Saturday, April 14, 2012

Intrinsic Motivation

 Picture obtained from:

As I was captured in the dungeon of Math field testing this week with no windows and very little fresh air, it got me thinking about intrinsic motivation!  I know, that is freakishly crazy!

As I watched (particularly the 8th grade algebra students) work away sometimes for hours on a test with no obvious motivation to do well (no carrot or stick), several things occurred to me.  I was intrigued by the students who might have realized that there was no reward for doing well on this test, yet worked arduously.  There was no grade attached to this test, no one here at school will probably really look at the results, and the students knew this.

Interestingly, some other students who I perceived as "really smart kids" (who are probably accustomed to being told they are brilliant, and ordinarily "work for the prize") seemed to rush through the test.  Perhaps there was no obvious reward for spending much time on this field test.  Some of them quickly finished and it appeared to me made very little effort. What does that say about them?  What do they "perform for" normally?  And, is this what we really want to teach them to do (only work for "the prize" (of the good grade)?

Others worked diligently for hours to get the job done, and it occurred to me they might be what we call intrinsically motivated to do well--doing well for the sake of doing well or for the fact that this test might help the state figure out if this is a indeed a good test (as we had explained to them). Some may be perfectionists too, and what makes them perfectionists? I wondered.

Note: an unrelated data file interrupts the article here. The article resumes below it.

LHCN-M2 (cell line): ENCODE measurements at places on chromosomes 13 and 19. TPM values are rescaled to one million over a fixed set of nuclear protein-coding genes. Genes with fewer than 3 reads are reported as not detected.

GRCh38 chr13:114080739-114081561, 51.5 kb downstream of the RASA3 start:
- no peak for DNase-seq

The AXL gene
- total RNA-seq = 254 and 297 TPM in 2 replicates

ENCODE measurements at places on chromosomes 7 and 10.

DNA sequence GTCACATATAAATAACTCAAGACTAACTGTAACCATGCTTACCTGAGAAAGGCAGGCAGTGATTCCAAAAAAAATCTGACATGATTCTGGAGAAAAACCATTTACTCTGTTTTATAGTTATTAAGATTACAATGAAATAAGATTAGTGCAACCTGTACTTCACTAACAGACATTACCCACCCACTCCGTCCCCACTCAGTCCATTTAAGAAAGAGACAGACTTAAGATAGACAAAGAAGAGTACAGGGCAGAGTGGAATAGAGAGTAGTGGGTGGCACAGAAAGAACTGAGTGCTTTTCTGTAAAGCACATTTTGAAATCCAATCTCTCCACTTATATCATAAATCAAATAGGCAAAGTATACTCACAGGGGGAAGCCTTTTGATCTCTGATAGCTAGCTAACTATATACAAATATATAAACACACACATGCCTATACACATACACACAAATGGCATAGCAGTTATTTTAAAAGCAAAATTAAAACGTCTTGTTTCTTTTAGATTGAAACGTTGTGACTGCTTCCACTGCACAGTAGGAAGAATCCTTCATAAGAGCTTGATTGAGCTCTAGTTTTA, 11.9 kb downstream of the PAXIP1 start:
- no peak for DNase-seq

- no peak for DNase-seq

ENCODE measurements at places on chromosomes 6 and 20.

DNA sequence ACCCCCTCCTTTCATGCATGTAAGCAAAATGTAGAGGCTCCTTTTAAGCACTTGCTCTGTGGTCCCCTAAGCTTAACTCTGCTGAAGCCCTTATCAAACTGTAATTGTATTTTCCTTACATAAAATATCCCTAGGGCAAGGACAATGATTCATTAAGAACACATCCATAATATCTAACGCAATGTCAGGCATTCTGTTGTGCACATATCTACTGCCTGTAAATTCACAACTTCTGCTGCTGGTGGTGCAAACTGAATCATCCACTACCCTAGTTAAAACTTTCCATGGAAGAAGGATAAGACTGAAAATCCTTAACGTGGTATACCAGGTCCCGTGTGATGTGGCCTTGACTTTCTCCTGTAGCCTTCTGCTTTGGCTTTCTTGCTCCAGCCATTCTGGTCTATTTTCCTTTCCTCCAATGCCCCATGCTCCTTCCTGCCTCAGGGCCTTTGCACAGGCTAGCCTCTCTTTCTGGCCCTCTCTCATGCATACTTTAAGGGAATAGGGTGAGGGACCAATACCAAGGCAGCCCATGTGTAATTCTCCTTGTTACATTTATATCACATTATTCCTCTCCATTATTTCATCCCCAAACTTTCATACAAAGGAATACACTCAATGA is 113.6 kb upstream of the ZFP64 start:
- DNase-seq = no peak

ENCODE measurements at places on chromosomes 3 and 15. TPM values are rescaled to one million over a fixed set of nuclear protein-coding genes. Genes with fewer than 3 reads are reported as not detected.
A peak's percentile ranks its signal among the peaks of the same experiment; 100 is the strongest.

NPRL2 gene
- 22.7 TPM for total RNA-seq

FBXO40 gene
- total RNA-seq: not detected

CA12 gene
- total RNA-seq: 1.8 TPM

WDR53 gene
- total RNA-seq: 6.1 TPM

While I was standing there observing the test takers, I just happened to glance at the article linked below on twitter, and a light bulb went off!  It reminded me that research study after research study shows that the "carrot and stick" approach does not work for motivating our students to solve complex problems.  But what about doing the right thing for the sake of doing the right thing?  After reading this article, "the behavior" I was seeing in that field testing situation over several days made more sense to me.

The question is..."How can people (particularly teachers) create the conditions within which others will motivate themselves?"  Is what we do on a daily basis in our classrooms teaching students to be fundamentally motivated? This article has some very good answers and thought provoking ideas:


  1. Thanks for posting this, John. I have been diligently working all year on getting my kids to make connections in order to solve problems and answer questions, but all they are interested in is the grade. It breaks my heart.

  2. Thanks Kirby, I think you are preaching the right message. It is especially important in American society where so many of the jobs that really were "carrot and stick" oriented have gone overseas. So at one time there was an abundance of low level thinking jobs where you worked to finish making something and your reward was both finishing making whatever it was you were making and getting your pay check. Now, so many jobs are requiring a more complex level of thinking because the trend as been for the American niche in international business to be "the thinking jobs". The reseacrh shows that the carrot and stick approach for this type of "out of the box thinking" just doesn't work as well as self/intinisic motivation. John